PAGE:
With the vast majority of the world’s mutants living within the “Age of X-Man” reality, Cyclops and Wolverine are left on 616 to pick up whatever remains. Luckily for them, they were able to find some friends. In this week’s UNCANNY X-MEN #13, writer Matthew Rosenberg sends the group on what Magik appropriately deems a suicide mission: to take down all of the X-Men’s major villains. Can they do it? Probably not, but since they’re X-Men, they’re willing to give it their best shot.
Teamed up with the regular UNCANNY artist, Salvador Larroca, and colorist Guru-eFX, Rosenberg gives readers a surprisingly realistic and gritty look into what life would be like if the X-Men (or, at least most of them) suddenly disappeared. While far from perfect, UNCANNY X-MEN #13 gives better action scenes and characterization than the past few issues. For a modern X-Men book, that’s a big deal.
Ever since the X-Men became pretty much just Cyclops and Wolverine (back in UNCANNY X-MEN #11), things have been a little slow. These characters are clearly living in a world they don’t belong in anymore and they don’t really have anything to do. By banding together, they were able to save the New Mutants from prison (and experimentation), but after that, their mission appeared muddled. In UNCANNY X-MEN #13, things become a lot clearer.
Cyclops, as always, has a plan. Armed with a list of every X-Men villain currently in existence, he plans on “hunting” them down (but not killing them). He reasons that, without the X-Men, these villains could cause serious harm. The other X-Men agree and, by the end of the issue, they have Dark Beast chained up. And then, at the worst (or best) moment possible, Hope shows up.
The X-Men need purpose. They need people throwing rocks at mutants, or Sentinels tearing up their school. Those things give them something worthy to do. Without those things, the X-Men don’t exist. In UNCANNY X-MEN #13, people hate mutants, just like they always have. The only difference, now versus then, is that the X-Men are no longer there to do anything about it.
Without everyone, Cyclops realizes that there’s no way he can do all the things the X-Men used to do. However, he knows that the remnants of the X-Men still have a purpose for being heroes: they have to save the world and die trying.
Rosenberg’s decision to give Cyclops this intense revelation is bold, brilliant, and, best of all, realistic. With the AGE OF X-MAN going on, a strong dose of reality in X-Men comics is nice. While Jean, Nightcrawler, and the others live in utopia, Cyclops and Wolverine are nearing an inevitable end. This aspect of the issue is powerfully sobering.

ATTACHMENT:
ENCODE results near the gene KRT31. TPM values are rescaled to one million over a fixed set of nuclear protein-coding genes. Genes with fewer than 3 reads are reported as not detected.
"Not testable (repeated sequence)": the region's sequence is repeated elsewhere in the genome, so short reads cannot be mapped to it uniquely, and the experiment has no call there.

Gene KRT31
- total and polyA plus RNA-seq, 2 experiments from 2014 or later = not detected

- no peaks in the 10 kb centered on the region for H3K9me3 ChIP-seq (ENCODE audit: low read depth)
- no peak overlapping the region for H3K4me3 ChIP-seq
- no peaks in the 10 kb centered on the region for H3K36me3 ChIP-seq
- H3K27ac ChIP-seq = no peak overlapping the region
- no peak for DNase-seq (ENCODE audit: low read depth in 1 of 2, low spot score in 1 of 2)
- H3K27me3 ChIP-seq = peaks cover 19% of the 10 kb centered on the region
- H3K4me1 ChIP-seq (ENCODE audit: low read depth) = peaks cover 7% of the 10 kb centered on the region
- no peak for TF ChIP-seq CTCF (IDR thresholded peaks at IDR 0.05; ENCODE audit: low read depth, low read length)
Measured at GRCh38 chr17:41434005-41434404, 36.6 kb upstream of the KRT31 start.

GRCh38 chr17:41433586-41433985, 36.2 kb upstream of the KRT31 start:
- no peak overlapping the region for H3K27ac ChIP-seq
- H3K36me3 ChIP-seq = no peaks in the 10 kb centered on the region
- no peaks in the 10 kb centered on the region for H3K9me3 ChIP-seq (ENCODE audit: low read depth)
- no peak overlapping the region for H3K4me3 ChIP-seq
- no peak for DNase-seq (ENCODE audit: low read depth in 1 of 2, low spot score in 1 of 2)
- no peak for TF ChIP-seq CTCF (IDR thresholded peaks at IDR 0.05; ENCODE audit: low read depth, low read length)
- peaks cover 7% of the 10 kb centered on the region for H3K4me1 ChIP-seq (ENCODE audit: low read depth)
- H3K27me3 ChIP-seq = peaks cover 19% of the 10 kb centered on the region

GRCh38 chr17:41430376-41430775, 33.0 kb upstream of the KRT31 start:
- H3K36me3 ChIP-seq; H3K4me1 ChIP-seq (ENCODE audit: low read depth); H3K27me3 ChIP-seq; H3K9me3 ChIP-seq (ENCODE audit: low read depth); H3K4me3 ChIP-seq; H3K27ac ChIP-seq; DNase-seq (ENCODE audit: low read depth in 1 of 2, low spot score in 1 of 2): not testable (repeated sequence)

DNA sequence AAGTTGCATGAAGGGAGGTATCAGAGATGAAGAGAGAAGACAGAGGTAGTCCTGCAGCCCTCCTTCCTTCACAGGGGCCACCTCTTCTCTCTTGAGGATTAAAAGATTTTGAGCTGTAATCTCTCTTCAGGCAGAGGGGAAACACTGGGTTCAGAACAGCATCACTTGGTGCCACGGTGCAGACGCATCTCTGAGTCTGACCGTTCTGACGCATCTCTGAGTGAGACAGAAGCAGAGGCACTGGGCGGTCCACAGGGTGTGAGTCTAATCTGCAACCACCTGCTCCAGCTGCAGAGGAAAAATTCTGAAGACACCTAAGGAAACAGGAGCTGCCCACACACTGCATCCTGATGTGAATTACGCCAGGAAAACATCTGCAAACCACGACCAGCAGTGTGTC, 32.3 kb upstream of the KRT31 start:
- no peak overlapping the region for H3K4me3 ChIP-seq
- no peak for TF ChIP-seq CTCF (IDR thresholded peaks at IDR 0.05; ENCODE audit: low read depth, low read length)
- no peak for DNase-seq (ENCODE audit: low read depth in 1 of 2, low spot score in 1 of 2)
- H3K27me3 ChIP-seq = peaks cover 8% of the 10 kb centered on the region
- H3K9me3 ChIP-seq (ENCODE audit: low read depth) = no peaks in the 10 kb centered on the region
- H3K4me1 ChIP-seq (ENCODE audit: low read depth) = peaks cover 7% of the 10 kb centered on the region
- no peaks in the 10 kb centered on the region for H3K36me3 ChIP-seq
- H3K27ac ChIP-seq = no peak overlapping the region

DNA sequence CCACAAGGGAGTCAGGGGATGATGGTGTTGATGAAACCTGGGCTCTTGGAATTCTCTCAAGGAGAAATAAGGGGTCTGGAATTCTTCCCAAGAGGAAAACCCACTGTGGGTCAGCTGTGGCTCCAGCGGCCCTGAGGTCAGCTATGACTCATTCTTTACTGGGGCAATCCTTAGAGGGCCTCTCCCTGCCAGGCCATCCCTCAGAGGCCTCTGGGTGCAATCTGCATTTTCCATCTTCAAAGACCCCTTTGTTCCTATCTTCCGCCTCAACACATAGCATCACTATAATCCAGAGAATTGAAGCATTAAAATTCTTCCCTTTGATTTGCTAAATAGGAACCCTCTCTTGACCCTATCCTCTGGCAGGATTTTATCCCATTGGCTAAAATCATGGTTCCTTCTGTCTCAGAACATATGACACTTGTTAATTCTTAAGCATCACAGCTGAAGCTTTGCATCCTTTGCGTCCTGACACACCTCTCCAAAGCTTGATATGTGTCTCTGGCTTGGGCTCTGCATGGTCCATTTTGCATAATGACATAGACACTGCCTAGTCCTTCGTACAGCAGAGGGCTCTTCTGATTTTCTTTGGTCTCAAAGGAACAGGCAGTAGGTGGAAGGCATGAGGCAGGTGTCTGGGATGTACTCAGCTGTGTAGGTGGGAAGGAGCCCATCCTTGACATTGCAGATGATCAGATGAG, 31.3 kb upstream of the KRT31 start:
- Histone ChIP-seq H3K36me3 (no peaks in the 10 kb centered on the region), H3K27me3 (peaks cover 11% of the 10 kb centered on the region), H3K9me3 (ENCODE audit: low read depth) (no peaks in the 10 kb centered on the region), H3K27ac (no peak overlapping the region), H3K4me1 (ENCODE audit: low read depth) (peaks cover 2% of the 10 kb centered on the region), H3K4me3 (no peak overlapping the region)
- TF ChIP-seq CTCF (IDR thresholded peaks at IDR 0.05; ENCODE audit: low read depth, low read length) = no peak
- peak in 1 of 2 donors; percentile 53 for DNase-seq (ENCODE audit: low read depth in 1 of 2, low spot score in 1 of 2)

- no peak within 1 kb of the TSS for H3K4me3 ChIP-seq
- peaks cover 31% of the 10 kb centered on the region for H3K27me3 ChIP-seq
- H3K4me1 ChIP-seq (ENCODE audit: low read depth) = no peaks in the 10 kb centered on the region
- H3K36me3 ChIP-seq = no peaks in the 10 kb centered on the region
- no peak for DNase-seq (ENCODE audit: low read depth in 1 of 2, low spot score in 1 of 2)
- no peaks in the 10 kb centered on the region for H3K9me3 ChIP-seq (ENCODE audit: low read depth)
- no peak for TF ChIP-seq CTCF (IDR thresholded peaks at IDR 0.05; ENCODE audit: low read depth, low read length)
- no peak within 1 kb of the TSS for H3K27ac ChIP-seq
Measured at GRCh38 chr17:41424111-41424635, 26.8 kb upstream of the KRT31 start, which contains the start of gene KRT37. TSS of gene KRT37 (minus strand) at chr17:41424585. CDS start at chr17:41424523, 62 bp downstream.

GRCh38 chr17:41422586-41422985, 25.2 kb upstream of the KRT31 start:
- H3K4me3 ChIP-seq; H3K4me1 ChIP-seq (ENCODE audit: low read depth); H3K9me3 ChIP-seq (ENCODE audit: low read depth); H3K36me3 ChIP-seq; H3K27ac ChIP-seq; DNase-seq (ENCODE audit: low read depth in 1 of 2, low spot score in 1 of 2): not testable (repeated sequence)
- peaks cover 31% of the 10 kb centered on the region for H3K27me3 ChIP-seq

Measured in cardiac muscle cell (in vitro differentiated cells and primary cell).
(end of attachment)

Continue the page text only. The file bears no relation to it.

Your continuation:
Cyclops and Wolverine may be the stars of UNCANNY X-MEN #13 but, fortunately, that doesn’t mean they hogged every panel for themselves. Rosenberg did an excellent job of giving almost every character at least a small moment to shine. From Havok’s emotionally heavy conversation with Cyclops near the end of the issue to Rahne’s hopeful interjection about the lost X-Men’s fate, UNCANNY X-MEN #13 refuses to feel like a Cyclops fan-fest. As someone who isn’t the biggest Cyclops fan, I really, really appreciate that.
While everyone got a little panel-time, Magik really took the spotlight when she defeated (or, at least subdued) Dark Beast. As of late, Magik has not been as pivotal of an X-Men character, since she recently re-joined the New Mutants. It’s good to see her taking down the big bosses once more.
When it comes to artist Salvador Larroca’s work, everyone seems to have an opinion. As I said in my UNCANNY X-MEN #12 review, I don’t want to take such a strong position, for or against his artwork. For me, there are elements of his style that are quite realistic and work well in a comic book, but there are also aspects of his style that make figures appear robotic and emotionless. His work has yet to impress me or offend me. It’s just kind of “meh.”
Colorist Guru-eFX does a solid job creating two defined palettes within UNCANNY X-MEN #13: one cool-toned and one warm-toned. This creates a nice element of contrast that colorists often times forget about when trying to give a comic a certain “mood.”
The past couple of UNCANNY X-MEN issues have been disappointingly “okay.” I’m happy to say Rosenberg’s story has officially graduated into the status of “good” and, at points, better than good. The clever dialogue, entertaining action sequences, and well-balanced characterization all make for a quality issue. Even if you haven’t been enjoying UNCANNY, I recommend giving this issue a try. It might just change your stance on the series.